The Labour party is facing fresh revelations about the relationship between some of its most senior members and an organisation called the Paedophile Information Exchange, which campaigned for the legalisation of sex with children under five, during the 1970s.
The discredited organisation has been linked to a number of big Labour names including the party's current deputy leader, Harriet Harman, by a Daily Mail investigation.
Harman and her husband, Labour's shadow minister for policing Jack Dromey, are tied to Paedophile Information Exchange (PIE) by their shared past in the National Council for Civil Liberties (NCCL), the former name of human rights group Liberty.
Former health secretary Patricia Hewitt was general secretary of the NCCL from 1974-83, Harman was its legal officer from 1978-82 and Dromey sat on the group's executive committee for nine years, between 1970 and 1979.
During those years, the NCCL built links with PIE and lobbied parliament on behalf of its agenda. Close relations between the groups were apparently founded on the shared principle of social and sexual progressiveness.
PIE members maintained that sexual relations between children and adults did not harm the former.
In 1978, Harman claimed that sex abuse images should be given back to paedophiles by police who had seized them because doing otherwise would be censorship.
That and other assertions by Harman and Hewitt were reported in the Daily Mail following a trawl through the archives of the NCCL at the University of Hull and the London School of Economics.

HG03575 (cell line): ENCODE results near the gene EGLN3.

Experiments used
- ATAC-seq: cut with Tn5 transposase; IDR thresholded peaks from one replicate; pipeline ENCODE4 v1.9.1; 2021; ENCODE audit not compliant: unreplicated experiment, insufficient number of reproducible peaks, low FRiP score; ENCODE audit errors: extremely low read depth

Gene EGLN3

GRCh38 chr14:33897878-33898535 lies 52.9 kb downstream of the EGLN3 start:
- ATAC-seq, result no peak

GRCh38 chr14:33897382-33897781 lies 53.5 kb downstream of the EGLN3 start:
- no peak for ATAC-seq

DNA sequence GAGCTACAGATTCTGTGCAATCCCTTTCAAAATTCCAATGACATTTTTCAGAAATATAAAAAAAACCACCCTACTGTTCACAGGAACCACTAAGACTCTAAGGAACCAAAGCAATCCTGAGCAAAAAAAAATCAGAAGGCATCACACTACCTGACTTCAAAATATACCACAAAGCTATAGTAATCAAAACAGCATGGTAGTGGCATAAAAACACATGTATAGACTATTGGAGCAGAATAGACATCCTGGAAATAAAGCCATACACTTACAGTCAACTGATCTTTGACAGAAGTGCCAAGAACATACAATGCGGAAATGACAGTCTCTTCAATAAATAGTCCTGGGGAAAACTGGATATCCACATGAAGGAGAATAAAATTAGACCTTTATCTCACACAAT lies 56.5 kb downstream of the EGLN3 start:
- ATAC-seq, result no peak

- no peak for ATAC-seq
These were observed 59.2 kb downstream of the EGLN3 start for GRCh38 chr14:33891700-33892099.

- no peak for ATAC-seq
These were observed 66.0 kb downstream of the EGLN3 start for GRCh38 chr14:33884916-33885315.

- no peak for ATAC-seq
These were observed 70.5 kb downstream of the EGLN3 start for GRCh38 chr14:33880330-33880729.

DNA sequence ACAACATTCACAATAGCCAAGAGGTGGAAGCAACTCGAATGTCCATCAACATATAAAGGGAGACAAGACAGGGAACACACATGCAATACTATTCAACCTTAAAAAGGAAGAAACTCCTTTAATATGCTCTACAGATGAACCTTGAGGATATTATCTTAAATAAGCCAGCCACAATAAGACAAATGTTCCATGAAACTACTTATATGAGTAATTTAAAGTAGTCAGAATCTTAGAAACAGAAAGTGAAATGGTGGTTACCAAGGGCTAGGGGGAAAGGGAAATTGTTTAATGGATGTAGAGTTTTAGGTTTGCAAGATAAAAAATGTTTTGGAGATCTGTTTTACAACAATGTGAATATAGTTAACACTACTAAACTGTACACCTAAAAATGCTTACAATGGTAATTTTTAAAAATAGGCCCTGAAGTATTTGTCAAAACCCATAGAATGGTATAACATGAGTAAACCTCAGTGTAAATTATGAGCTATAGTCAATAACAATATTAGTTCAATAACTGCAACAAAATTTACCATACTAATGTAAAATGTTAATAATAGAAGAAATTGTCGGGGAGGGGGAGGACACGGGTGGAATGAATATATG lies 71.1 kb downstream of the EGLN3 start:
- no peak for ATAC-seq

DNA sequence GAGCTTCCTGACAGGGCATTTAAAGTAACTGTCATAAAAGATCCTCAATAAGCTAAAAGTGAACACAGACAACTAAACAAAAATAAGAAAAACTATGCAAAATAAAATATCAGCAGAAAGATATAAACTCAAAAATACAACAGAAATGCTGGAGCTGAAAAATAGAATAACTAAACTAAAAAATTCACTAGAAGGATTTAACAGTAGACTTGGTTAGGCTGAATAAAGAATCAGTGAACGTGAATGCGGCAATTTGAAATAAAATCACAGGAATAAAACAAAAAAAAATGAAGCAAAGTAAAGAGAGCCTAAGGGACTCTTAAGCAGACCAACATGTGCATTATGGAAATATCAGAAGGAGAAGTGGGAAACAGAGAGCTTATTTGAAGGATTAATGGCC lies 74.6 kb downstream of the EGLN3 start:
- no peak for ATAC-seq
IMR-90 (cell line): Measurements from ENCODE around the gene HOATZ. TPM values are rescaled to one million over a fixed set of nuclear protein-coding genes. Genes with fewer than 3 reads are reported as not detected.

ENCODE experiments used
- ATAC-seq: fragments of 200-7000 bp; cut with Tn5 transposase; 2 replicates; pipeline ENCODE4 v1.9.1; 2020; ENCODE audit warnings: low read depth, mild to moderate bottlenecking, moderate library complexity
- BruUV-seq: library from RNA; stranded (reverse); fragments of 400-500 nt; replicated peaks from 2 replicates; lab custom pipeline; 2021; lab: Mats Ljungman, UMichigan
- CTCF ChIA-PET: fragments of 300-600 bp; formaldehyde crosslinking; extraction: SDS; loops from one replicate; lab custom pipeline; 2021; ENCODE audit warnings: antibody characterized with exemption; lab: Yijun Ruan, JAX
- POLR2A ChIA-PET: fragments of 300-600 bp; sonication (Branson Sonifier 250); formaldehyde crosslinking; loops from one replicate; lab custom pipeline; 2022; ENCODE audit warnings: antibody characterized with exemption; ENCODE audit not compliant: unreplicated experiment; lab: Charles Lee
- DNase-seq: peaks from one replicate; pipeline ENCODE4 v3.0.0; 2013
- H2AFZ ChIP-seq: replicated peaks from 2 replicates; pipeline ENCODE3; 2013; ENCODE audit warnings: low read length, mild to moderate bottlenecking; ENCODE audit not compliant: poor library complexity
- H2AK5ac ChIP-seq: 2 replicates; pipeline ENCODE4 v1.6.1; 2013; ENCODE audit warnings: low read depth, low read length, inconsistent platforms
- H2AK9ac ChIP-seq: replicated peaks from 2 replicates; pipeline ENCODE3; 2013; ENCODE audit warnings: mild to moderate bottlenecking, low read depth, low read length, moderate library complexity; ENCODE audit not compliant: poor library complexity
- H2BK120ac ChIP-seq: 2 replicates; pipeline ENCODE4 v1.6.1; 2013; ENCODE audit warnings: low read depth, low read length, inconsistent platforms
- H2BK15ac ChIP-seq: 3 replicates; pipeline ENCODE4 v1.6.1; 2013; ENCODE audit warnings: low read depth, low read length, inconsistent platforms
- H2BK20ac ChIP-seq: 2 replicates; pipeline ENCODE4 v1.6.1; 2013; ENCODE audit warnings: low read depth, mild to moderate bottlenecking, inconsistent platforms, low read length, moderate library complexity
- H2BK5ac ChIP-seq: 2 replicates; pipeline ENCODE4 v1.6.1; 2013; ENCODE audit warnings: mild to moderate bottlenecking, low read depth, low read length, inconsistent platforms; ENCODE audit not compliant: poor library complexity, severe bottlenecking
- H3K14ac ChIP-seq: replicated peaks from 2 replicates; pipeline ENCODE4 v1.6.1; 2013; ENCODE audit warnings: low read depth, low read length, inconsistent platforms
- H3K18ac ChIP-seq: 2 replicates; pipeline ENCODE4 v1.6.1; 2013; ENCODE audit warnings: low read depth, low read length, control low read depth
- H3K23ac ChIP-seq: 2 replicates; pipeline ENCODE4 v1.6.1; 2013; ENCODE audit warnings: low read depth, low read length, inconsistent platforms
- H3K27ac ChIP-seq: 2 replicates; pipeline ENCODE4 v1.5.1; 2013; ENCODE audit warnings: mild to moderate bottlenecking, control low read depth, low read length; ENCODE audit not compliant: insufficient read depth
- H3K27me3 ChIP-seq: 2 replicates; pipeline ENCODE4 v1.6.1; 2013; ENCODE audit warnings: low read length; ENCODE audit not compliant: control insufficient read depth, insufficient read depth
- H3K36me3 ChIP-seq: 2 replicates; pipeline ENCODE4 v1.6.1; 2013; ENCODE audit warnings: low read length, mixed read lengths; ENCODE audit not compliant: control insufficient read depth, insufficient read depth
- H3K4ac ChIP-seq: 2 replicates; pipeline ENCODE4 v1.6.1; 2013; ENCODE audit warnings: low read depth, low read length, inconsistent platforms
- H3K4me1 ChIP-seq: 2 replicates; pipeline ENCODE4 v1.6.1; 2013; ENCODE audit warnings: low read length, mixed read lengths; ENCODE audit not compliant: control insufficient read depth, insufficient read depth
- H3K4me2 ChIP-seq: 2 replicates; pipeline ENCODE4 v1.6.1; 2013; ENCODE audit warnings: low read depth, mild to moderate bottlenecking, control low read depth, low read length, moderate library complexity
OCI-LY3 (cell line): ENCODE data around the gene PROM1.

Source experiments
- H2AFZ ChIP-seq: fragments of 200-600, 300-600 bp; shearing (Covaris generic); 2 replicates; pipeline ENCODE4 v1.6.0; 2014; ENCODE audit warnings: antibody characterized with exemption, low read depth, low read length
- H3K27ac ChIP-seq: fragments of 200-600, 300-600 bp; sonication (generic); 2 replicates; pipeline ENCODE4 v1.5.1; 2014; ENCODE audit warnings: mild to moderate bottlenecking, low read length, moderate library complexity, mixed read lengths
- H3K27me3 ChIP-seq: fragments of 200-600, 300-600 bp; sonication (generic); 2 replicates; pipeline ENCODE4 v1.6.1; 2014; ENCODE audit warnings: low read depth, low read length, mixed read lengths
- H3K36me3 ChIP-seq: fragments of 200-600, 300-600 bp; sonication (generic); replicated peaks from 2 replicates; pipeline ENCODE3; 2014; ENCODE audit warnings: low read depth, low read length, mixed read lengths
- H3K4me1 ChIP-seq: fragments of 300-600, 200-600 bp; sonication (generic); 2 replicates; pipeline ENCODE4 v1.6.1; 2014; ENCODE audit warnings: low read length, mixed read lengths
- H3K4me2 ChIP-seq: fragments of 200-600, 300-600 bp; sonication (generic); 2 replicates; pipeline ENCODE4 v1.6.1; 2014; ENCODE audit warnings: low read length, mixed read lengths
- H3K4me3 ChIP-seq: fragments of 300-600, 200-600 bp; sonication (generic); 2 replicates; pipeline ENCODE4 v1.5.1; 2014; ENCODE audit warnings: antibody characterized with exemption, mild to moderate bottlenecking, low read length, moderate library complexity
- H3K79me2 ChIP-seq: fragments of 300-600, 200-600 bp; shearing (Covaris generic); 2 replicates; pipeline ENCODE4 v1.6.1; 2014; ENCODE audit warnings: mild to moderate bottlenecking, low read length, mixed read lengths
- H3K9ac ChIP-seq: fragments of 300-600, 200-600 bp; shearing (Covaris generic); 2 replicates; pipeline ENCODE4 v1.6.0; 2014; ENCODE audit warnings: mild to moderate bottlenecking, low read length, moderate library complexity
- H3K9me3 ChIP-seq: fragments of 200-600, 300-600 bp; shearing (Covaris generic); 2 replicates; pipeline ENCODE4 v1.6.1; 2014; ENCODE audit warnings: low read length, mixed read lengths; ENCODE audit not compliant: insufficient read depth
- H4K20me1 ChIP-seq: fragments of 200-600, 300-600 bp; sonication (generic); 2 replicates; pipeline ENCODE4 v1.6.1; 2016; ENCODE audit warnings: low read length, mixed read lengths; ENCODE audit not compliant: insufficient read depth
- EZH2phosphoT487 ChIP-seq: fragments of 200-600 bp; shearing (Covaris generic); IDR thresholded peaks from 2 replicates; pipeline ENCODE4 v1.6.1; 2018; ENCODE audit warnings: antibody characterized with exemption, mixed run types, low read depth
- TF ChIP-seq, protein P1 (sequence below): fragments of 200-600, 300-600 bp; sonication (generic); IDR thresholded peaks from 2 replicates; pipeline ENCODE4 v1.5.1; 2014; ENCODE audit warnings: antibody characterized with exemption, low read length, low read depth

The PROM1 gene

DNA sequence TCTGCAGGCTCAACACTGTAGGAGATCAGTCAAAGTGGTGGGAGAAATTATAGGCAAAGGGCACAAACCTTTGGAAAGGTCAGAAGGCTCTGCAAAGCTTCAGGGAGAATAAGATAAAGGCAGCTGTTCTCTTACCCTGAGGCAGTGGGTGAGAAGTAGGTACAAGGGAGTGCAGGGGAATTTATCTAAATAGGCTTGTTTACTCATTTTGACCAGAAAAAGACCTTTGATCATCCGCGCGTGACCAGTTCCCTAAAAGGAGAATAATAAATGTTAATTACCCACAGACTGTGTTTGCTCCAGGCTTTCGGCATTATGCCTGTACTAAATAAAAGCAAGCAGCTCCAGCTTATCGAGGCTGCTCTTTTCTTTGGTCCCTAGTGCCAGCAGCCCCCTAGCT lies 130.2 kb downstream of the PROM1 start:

Among the finds was a document by paedophile activists inside PIE written for parliament which claimed "girls as young as four months can achieve orgasm," four-year-old children can consent to sex, and sex with children can be "actually beneficial to the child."
Looking back at the period when NCCL and PIE forged such strong bonds of solidarity to fight for the rights of child sex abusers, causes "horror and disgust" in the people who run Liberty today, the group admitted.
The organisation's director Shami Chakrabarti said: "It is a source of continuing disgust and horror that even the NCCL had to expel paedophiles from its ranks in 1983 after infiltration at some point in the 70s."
In response to the Mail story, a spokesman for Harman said: "The very suggestion that Harriet was in any way supportive of PIE or its aims is untrue and misleading."
Dromey insisted he was an "implacable opponent" of PIE - which was finally cut loose by the NCCL four years after he had left the executive committee in 1979.